I’ve gotten better at this over the years.  Mostly because I spent a long time blogging to strangers about the most intimate parts of my life–as a way of coping and not reverting to past behaviors–a conscious choice to be me.  Because I knew I’d fall down the rabbit hole if I didn’t.

I am like that in most areas of my life.  But I’ve encountered a few problems, or barriers to this process…

  • Some people can’t handle me when I share everything.  I think a lot.  I feel a lot.  I expect a lot.  I’m not everyone’s cup of tea.  I’ve had to learn that it’s okay to not be everyone’s cup of tea.  But it still hurts me, and I still want to fix myself.  I’ve had to learn that some people are intimidated by me or afraid of my emotions because of their stuff.  And that’s okay too.
  • As much as I don’t want to believe it, there are people in this world who do not care about me or my emotions.  Or anyone’s.  There are people who are mean.  Who cannot be trusted.  There are people who are indifferent.  There are people with too much stuff of their own to deal with anyone else sensitively.  It’s not about me, but those people can hurt me.  So, I can choose to be hurt by them all the time–and be a raw nerve–or not.  To my own detriment, I tend to err toward vulnerability–which means I am hurt by people A LOT.  I am angry toward people a lot.  And it is toxic.  I am struggling with this a lot lately.  The thing is–it goes with the territory.  So, for all the good you get out of being you, being you can make it rough to just be.  When I’m strong, it’s easier to stomach the mean people.  When I’m not, it makes it really hard not to protect myself.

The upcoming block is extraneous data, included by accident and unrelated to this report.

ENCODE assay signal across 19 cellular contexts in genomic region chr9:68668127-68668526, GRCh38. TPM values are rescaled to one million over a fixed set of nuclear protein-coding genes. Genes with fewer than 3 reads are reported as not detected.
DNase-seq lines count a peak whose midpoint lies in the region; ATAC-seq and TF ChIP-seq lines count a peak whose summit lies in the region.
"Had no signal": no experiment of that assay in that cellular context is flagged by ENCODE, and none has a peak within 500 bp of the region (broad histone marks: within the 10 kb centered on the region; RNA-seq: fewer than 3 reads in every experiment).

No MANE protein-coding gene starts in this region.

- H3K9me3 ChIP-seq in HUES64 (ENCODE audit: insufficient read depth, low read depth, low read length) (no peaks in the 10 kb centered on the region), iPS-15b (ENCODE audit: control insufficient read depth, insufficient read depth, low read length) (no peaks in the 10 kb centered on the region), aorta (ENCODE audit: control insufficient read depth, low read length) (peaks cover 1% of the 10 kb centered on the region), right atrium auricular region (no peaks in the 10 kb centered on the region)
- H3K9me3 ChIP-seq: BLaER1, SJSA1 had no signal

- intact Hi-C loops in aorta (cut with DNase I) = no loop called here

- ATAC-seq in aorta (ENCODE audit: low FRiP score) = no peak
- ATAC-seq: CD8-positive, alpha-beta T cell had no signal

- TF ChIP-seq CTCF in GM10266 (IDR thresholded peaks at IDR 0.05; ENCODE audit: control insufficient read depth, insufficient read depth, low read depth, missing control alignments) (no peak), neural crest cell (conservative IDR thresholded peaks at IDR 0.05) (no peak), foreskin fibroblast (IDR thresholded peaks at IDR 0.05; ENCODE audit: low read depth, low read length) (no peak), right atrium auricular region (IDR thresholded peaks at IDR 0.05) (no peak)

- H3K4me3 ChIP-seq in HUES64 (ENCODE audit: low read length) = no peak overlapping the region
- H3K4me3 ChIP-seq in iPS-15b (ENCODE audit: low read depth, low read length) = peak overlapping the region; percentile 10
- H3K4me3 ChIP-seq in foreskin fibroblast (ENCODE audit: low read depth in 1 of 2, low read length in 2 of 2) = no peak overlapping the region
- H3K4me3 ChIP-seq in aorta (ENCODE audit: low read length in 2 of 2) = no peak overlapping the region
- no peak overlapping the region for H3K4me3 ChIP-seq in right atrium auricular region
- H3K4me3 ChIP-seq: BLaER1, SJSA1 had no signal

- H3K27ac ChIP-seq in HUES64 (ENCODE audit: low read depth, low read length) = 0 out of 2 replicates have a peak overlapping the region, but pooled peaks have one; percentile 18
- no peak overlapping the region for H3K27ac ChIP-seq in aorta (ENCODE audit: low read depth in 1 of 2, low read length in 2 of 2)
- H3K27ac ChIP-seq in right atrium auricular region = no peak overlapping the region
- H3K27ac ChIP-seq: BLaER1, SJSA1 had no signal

• Work.  Like it or not, I’ve chosen a profession built on appearances.  If I’m having a bad day, it’s not alright to burst into tears or go into some tirade about my frustrations.  I’m there to do a job.  My job isn’t about me.  If I connect with someone on a personal level?  Great.  But it’s about the work first.  That doesn’t mean I am not myself.  People know me from the way I speak to them.  Every word I use conveys that I care about them.  That’s also my job.  If someone brings up a death of a loved one, I will tell them I understand–and why I understand.  When my boss was going through a tough time, we talked about it.  And I was supportive.  But there was a distance built-in, and honestly, I was grateful for it.